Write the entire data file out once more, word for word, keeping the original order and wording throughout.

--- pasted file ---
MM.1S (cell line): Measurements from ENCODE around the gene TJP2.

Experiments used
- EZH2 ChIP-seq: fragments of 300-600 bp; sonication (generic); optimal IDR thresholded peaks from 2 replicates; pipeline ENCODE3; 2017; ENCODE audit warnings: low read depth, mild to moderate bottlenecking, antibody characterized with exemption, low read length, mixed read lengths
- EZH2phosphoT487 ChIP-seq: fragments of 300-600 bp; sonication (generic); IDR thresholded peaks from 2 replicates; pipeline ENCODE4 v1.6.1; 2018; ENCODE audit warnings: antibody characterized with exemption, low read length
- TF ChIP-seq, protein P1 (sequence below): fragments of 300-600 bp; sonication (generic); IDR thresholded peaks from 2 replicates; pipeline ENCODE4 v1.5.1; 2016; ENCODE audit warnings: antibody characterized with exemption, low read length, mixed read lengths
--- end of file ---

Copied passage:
MM.1S (cell line): Measurements from ENCODE around the gene TJP2.

Experiments used
- EZH2 ChIP-seq: fragments of 300-600 bp; sonication (generic); optimal IDR thresholded peaks from 2 replicates; pipeline ENCODE3; 2017; ENCODE audit warnings: low read depth, mild to moderate bottlenecking, antibody characterized with exemption, low read length, mixed read lengths
- EZH2phosphoT487 ChIP-seq: fragments of 300-600 bp; sonication (generic); IDR thresholded peaks from 2 replicates; pipeline ENCODE4 v1.6.1; 2018; ENCODE audit warnings: antibody characterized with exemption, low read length
- TF ChIP-seq, protein P1 (sequence below): fragments of 300-600 bp; sonication (generic); IDR thresholded peaks from 2 replicates; pipeline ENCODE4 v1.5.1; 2016; ENCODE audit warnings: antibody characterized with exemption, low read length, mixed read lengths